Ford Motor Company (NYSE:F) is gearing up to test online alternatives to the traditional car-buying process via one of the world's largest e-commerce platforms. 

Ford and Chinese e-commerce giant Alibaba Group (NYSE:BABA) said last week that they have signed a deal to explore collaboration in several high-tech areas, including ways in which technology could be used to change the auto-sales process.

If that sounds to you like "Ford is thinking about selling cars online," you're not wrong. The deal could go considerably beyond that -- but that's clearly an idea that's on the minds of executives at both Ford and Alibaba. Here's what we know.

Luo and Hu are seated at a table with documents; Hackett and Zhang are standing behind them, before a backdrop with the Ford and Alibaba logs and the words "Strategic Cooperation Signing Ceremony" in Chinese and English.

Ford and Alibaba Group signed a "strategic cooperation" agreement in Hangzhou, China, on Dec. 7, 2017. Shown are Ford China chief Jason Luo and CEO Jim Hackett with Alibaba Group's CEO Daniel Zhang and senior vice president Simon Hu. Image source: Ford Motor Company. 

About the deal: Exploring several different collaborations

Officially, what Ford and Alibaba signed last week is a "letter of intent" to explore several areas of potential collaboration, including connectivity, cloud computing, artificial intelligence, mobility services, and digital marketing, the two companies said in a joint statement.

It's a three-year deal that "aims to explore new ways to redefine how consumers purchase and own vehicles, as well as how to leverage digital channels to identify new retail opportunities," the statement said.

Under the deal, Ford will explore collaborations with four of Alibaba's business units:

  • AliOS, which produces Alibaba's internet-of-things operating system;
  • Alibaba Cloud, the company's cloud-computing platform;
  • Alimama, its online-marketing unit; and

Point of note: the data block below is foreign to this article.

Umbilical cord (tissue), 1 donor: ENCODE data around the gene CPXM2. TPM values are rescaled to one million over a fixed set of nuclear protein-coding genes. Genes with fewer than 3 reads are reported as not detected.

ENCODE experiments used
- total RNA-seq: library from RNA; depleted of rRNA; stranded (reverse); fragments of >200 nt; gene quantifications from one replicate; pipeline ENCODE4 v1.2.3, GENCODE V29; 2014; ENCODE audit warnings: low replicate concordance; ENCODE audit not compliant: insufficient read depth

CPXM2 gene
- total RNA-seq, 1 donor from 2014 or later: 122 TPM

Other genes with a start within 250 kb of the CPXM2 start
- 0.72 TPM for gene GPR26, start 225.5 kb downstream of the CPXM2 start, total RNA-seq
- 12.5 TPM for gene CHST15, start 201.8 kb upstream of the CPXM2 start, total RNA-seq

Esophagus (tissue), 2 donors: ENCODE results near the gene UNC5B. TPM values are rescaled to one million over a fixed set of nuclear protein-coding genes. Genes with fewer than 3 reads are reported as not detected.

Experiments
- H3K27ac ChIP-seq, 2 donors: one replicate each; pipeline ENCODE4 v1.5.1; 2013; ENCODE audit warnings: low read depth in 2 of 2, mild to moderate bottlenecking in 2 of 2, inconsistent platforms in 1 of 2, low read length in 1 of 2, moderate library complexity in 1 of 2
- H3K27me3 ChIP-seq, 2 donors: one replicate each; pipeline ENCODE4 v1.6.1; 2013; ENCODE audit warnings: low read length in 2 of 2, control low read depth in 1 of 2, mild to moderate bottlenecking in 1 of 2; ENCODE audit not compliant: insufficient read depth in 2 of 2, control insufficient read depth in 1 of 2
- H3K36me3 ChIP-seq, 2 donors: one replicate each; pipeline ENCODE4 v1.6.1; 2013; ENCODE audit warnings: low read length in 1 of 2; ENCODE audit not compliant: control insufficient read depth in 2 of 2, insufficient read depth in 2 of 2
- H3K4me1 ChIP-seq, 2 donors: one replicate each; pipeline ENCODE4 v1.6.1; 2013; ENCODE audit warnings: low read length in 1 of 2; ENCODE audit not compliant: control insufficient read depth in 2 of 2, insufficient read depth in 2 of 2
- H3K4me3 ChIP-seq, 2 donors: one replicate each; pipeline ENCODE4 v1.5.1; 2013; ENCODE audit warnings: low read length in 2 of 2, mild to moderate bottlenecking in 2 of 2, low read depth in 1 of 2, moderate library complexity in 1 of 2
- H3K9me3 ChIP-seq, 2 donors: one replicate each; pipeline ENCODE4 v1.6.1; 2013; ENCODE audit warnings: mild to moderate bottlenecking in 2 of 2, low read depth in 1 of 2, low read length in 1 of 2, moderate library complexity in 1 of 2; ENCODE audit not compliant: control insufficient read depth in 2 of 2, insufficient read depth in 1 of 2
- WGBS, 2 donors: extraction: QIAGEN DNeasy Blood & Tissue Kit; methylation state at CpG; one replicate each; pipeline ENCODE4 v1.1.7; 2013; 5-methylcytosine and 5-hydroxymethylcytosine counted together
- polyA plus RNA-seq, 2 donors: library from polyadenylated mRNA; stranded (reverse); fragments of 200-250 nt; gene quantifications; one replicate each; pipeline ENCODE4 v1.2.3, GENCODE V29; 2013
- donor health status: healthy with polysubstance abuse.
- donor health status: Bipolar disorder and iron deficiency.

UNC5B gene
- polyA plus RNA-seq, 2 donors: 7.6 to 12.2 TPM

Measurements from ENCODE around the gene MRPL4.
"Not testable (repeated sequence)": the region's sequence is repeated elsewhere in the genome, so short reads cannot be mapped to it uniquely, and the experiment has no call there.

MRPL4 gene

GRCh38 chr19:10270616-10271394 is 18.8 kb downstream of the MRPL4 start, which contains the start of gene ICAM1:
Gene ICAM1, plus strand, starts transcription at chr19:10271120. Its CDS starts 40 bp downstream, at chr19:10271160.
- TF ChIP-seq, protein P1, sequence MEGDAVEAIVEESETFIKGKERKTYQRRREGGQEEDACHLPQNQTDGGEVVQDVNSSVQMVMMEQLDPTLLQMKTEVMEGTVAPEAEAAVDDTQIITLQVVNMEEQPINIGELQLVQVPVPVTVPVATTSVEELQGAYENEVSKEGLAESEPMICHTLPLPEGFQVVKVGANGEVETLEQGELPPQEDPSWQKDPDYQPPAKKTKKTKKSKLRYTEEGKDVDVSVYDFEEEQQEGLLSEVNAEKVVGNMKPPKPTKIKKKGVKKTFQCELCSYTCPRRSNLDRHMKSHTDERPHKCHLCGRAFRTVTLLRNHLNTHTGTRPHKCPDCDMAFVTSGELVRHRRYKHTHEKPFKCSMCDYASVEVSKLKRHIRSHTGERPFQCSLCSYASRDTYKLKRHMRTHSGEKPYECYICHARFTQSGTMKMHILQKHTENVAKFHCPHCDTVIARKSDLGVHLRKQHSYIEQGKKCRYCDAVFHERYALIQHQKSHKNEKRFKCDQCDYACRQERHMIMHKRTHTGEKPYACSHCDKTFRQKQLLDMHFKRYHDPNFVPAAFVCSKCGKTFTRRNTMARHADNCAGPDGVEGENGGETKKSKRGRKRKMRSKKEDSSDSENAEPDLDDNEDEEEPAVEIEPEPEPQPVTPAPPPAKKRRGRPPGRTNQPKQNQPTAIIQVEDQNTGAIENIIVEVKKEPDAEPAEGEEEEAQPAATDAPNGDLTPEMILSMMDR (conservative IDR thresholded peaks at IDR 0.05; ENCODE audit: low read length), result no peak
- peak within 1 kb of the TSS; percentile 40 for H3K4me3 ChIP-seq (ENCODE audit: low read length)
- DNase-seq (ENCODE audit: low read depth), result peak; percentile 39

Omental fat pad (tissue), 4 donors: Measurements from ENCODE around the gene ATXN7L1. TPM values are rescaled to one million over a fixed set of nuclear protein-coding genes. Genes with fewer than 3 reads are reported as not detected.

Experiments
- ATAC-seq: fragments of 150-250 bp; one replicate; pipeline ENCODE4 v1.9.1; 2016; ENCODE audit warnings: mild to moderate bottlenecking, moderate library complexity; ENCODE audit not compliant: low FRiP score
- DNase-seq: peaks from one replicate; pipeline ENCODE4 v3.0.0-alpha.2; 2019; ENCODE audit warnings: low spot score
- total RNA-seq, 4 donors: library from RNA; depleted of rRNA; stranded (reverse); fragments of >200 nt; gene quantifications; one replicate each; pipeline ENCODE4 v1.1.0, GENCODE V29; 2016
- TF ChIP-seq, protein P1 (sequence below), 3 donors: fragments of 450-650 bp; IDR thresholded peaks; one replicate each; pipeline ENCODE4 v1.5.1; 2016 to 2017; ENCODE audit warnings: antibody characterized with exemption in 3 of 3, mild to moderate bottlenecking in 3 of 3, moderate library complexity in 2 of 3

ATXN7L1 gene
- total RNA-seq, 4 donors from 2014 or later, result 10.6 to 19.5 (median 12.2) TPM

• Tmall, its giant shopping platform. 

The collaboration will begin by exploring digital solutions to enhance the vehicle-buying experience, the partners said. 

What does it mean for Ford? 

Among other things, it looks like Ford wants to test various ways of selling cars online -- or at least, ways in which it might support parts of the car-sales process. And it's possible that some or all of what works for Ford in China could find its way to the United States.

Reuters reported that Ford is likely to try selling vehicles online via Tmall, with traditional franchised brick-and-mortar Ford dealers responsible for the final delivery of the vehicles to customers. 

Ford may also try selling vehicles via Tmall's new automotive "vending machines." These are tall glass-walled parking garages that resemble giant vending machines, similar to those used by U.S. used-car dealer Carvana Co. (NYSE:CVNA). Carvana sells used vehicles via an online process; buyers who live near one of the company's "vending machine" locations have the option of receiving their vehicle at that location.

A Carvana vending machine, a glass-walled tower displaying cars, at night.

A Carvana "vending machine" location in Houston, Texas. Buyers can opt to travel to the location and deposit a giant "coin" to receive their vehicle. Image source: Carvana Co.

The larger subtext is that new Ford CEO Jim Hackett and his new China chief, Jason Luo, are looking for ways to turn around the company's ongoing sales slide in China and return to sustainable long-term growth in the world's largest car market. Online sales might or might not turn out to be part of the solution, but it's no surprise that tech-savvy Hackett plans to test the idea. 

Dealers won't go away anytime soon, but...

None of this means that Ford is going to eliminate its traditional franchised-dealer network, either in the U.S. or in China. But it's not hard to see a not-too-distant future in which a Ford customer can complete most or all of the car-shopping process online, with the franchised dealer involved only in the final delivery, warranty service, and possibly a test drive. 

It's also not hard to see how that could be a win-win-win for Ford, the dealer, and customers. Customers get a simplified, low-pressure sales process; dealers get a profitable sale without a lot of up-front work, helping to boost thin margins; and Ford benefits from both. 

Will it happen? Don't be surprised if something like it does, once Ford and Alibaba complete their work. 

John Rosevear owns shares of Ford. The Motley Fool owns shares of and recommends Ford. The Motley Fool has a disclosure policy.